In an attempt to provide alternative models of field experience in teacher education, this review study elaborates team teaching.First, the literature will be explored in order to search for team teaching models that can be used during field experiences in teacher education. The study categorises the wide variety of team teaching models into five models, which differ in the degree of collaboration, i.e. the observation, coaching, assistant teaching, equal status, and teaming model. These models can act as a guide when implementing student teachers’ team teaching during field experiences. Empirical research on student teachers’ team teaching shows its advantages and disadvantages for the student teachers, their mentors and the learners in their classroom.
Updated: Mar. 21, 2017
Effect of Faculty Member’s Use of Twitter as Informal Professional Development During a Preservice Teacher Internship
The purpose of this study was to identify preservice teachers’ attitudes regarding Twitter as an informal professional development tool during their internships. The results reveal that preservice teachers who followed a Twitter account as an informal professional development medium during internship viewed the experience as helpful, particularly with respect to learning about new classroom resources, classroom strategies, and classroom technologies.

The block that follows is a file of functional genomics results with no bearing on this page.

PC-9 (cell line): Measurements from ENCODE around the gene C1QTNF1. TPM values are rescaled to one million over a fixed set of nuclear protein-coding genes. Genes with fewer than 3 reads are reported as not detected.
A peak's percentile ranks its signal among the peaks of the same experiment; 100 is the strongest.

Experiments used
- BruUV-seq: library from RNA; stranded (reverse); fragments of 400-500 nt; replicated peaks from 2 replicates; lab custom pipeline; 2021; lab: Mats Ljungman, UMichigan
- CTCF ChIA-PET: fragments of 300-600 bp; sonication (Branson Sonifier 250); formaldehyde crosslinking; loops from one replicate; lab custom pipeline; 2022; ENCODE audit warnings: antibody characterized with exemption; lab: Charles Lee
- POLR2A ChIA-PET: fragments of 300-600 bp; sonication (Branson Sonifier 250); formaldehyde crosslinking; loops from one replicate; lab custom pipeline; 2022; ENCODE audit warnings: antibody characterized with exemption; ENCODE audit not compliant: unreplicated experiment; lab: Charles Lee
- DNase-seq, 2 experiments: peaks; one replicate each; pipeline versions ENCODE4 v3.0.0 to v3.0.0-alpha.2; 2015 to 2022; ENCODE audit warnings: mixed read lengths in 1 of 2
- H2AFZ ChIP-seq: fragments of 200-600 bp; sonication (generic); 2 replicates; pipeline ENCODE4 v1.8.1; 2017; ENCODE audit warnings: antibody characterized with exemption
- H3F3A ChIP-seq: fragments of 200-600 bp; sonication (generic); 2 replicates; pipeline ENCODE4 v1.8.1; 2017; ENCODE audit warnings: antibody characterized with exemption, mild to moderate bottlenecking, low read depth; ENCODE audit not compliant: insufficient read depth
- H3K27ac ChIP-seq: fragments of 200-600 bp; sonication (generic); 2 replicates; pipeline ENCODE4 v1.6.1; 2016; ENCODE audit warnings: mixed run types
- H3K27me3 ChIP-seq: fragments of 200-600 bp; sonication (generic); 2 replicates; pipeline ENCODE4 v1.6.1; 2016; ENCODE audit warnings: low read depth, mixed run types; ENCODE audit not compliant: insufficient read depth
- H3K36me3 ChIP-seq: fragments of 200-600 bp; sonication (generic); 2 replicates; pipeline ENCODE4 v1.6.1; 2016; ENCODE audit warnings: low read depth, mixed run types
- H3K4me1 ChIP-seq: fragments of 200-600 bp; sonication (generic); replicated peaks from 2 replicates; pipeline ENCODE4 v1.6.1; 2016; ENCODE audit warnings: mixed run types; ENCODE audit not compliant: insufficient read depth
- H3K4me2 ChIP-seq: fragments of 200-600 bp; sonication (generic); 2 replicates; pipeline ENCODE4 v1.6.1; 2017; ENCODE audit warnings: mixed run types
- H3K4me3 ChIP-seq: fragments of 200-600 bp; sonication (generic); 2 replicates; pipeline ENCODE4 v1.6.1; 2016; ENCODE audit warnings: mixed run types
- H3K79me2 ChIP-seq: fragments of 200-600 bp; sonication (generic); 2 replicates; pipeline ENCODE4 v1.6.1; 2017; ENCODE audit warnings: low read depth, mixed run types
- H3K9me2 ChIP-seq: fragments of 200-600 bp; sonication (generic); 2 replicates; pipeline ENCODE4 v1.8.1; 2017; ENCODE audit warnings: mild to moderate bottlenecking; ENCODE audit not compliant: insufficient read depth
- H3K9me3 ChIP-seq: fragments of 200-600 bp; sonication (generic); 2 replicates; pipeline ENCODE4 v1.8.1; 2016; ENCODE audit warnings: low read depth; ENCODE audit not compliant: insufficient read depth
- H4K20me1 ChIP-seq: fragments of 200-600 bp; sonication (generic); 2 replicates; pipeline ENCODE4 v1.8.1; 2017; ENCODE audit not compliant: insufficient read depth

Updated: Apr. 20, 2016
“You Are Learning Well My Dear”: Shifts in Novice Teachers’ Talk About Teaching During Their Internship
The purpose of this article is understanding shifts in the nature of intern teachers' justifications for their appraisals of instruction. The results of this analysis of mentor and intern teachers’ arguments about the teaching of solving equations suggest the usefulness of attending to teachers’ justifications for claims about teaching as one measure of an epistemic framework, which guides teachers’ knowledge-in-action.
Updated: Feb. 15, 2016
In this article, the authors describe the essential characteristics of co-teaching and what is appropriately called apprentice teaching. They also outline the similarities and differences between these two collaborative practices, including overall program structure, the contributing characteristics of the participating individuals, and the nature of the professional relationships.
Updated: Sep. 24, 2015
Early Care and Education Matters: A Conceptual Model for Early Childhood Teacher Preparation Integrating the Key Constructs of Knowledge, Reflection, and Practice